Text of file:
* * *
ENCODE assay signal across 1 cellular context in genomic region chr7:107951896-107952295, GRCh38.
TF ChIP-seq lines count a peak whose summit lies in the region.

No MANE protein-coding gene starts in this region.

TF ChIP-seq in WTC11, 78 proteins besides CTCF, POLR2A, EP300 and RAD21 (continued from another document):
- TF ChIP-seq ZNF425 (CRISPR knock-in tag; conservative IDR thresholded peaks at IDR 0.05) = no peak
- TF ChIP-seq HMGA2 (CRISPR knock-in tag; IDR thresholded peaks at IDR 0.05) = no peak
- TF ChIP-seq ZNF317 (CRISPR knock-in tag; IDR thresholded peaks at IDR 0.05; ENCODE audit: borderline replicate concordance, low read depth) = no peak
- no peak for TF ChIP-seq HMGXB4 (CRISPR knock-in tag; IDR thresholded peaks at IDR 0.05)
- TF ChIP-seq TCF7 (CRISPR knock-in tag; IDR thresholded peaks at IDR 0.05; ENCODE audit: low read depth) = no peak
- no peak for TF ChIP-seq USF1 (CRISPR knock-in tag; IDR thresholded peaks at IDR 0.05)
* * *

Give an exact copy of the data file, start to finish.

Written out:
ENCODE assay signal across 1 cellular context in genomic region chr7:107951896-107952295, GRCh38.
TF ChIP-seq lines count a peak whose summit lies in the region.

No MANE protein-coding gene starts in this region.

TF ChIP-seq in WTC11, 78 proteins besides CTCF, POLR2A, EP300 and RAD21 (continued from another document):
- TF ChIP-seq ZNF425 (CRISPR knock-in tag; conservative IDR thresholded peaks at IDR 0.05) = no peak
- TF ChIP-seq HMGA2 (CRISPR knock-in tag; IDR thresholded peaks at IDR 0.05) = no peak
- TF ChIP-seq ZNF317 (CRISPR knock-in tag; IDR thresholded peaks at IDR 0.05; ENCODE audit: borderline replicate concordance, low read depth) = no peak
- no peak for TF ChIP-seq HMGXB4 (CRISPR knock-in tag; IDR thresholded peaks at IDR 0.05)
- TF ChIP-seq TCF7 (CRISPR knock-in tag; IDR thresholded peaks at IDR 0.05; ENCODE audit: low read depth) = no peak
- no peak for TF ChIP-seq USF1 (CRISPR knock-in tag; IDR thresholded peaks at IDR 0.05)